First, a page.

Students get free bus rides; let's also simplify the paperwork
Starting this fall, students in DC will get to ride Metrobus for free, thanks to a budget surplus. It's good news for kids who take the bus to school. WMATA could take advantage of this opportunity and simplify its system for student fares as well.
Metro already offers a discounted fare for students, but it's hard to take advantage of it. In order to make our family eligible for student fares, my husband had to obtain the proper forms from our children's schools. One school had no idea what we were talking about.
Then, he had to take them in person to one of 4 Metro sales offices or WMATA headquarters, which are inconvenient to reach and only open on weekdays during business hours. Each form allowed us to purchase a bag of 10 tokens for $7.50. We have to transfer buses to get to school, so we would save 10¢ per trip, not accounting for the initial ride to the sales office.
Students can also get a monthly SmartStudent pass for $30, but only after they obtain a Student Travel Card from the District Department of Transportation. You can get it at the sales office or 8 DCPS schools, if a student goes there. But unless you use it roundtrip nearly every school day, it's more expensive than tokens.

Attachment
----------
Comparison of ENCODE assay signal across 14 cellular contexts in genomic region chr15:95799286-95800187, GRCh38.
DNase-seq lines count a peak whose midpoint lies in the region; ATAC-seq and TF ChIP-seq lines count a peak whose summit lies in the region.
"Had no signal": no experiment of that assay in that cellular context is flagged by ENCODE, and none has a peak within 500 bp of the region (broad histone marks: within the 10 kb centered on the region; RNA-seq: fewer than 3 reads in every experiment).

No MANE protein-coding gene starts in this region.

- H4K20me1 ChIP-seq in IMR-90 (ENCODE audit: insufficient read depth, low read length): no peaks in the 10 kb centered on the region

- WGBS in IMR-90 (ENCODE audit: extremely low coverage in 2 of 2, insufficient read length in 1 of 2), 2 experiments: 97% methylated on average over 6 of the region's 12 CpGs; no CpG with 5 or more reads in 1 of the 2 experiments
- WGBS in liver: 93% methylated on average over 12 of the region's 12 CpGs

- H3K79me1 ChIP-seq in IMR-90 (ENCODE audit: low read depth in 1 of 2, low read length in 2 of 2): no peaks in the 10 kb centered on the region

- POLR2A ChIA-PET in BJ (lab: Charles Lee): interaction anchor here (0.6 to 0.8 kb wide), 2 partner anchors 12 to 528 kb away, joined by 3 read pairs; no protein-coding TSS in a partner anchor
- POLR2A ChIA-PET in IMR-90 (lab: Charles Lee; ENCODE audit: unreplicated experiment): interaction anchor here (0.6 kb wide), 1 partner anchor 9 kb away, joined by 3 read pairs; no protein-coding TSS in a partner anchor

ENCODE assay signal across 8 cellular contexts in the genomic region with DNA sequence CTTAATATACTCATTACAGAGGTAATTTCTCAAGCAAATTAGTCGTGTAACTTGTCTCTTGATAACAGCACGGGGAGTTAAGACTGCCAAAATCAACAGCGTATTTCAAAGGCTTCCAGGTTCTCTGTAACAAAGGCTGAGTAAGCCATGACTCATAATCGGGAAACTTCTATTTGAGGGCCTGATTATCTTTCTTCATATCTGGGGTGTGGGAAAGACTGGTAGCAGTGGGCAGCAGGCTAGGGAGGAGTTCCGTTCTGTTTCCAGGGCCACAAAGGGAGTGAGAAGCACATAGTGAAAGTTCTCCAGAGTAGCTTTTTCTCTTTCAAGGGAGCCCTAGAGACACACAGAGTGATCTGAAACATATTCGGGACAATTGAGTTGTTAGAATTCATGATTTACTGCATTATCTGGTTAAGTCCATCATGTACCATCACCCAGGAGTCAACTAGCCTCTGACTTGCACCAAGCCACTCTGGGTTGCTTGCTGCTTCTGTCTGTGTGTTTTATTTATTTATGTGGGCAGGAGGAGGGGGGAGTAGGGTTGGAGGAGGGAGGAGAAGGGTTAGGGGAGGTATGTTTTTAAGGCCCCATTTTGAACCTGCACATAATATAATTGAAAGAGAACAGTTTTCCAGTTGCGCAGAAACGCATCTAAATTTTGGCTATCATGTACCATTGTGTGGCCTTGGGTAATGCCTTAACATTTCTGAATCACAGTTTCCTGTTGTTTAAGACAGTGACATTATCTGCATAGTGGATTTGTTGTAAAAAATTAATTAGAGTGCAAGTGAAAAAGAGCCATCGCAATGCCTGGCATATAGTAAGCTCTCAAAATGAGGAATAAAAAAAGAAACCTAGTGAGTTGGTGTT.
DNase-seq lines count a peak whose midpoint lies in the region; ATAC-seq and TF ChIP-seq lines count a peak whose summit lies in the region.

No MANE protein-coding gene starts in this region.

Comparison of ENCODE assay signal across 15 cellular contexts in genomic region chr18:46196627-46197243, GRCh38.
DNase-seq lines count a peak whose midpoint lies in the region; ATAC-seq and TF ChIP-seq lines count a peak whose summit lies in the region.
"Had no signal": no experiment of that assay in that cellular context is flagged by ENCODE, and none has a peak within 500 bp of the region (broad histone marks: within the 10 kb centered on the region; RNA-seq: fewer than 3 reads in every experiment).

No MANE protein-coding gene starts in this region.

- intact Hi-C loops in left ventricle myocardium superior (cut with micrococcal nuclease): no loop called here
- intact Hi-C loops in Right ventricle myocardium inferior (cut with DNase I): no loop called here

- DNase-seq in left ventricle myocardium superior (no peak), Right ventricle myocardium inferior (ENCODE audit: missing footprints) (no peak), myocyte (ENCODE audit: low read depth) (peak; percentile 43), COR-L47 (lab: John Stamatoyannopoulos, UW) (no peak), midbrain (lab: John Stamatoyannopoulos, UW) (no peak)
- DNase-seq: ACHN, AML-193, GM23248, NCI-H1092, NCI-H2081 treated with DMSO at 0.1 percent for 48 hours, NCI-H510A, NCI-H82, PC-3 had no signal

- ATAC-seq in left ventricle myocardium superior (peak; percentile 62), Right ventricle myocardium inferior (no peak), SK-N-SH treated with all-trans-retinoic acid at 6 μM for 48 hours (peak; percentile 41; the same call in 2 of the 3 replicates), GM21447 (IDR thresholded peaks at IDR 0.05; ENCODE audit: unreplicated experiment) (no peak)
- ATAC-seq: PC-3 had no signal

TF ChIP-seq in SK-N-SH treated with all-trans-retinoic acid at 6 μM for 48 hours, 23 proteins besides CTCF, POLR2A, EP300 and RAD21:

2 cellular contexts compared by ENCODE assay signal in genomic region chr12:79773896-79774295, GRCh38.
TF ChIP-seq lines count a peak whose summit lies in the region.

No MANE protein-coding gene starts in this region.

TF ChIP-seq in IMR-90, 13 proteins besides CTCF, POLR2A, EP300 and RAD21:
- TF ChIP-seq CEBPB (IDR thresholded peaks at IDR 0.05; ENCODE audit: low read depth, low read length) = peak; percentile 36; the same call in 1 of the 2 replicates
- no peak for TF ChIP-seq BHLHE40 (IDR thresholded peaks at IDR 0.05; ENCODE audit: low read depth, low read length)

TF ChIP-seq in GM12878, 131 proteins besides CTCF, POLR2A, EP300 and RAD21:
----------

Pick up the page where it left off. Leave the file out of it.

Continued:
We don't yet know how Metro or the DC Council will implement the fare change. I vote for simply allowing younger students to board the bus for free, while letting those who are older use their student ID. Of course, it probably won't be that easy.
A good option won't involve schlepping down to WMATA headquarters every month with new forms. The current system is not easy or convenient for parents who have 9-to-5 jobs or students who are in school all day. And if your school doesn't have the proper forms, you are out of luck. These hoops likely exist to avoid fraud, but there's got to be a better way.
Neighboring jurisdictions already provide student discounts in different ways. Students in Montgomery County can ride the bus for free on weekday afternoons with a student ID or buy a discounted Youth Cruiser Pass, though like DC, you can only buy them in a few places. In Arlington, students can use a student ID or tokens to ride for 75¢.
Giving students free bus fare is a great idea, but parents and students also need an easy and convenient way to take advantage.
- No bike racks? Just park it in the car lane
- This federal building is missing a corner. Here's why
- How did Silver Spring get its boundaries? And how would you define them?
- Reassign students before improving school quality, not the other way around
- The biggest bikeshare station in each US city
- Why build protected bike lanes, in one happy quote
- Democrats grudgingly approve a transportation extension bill with a risky timeline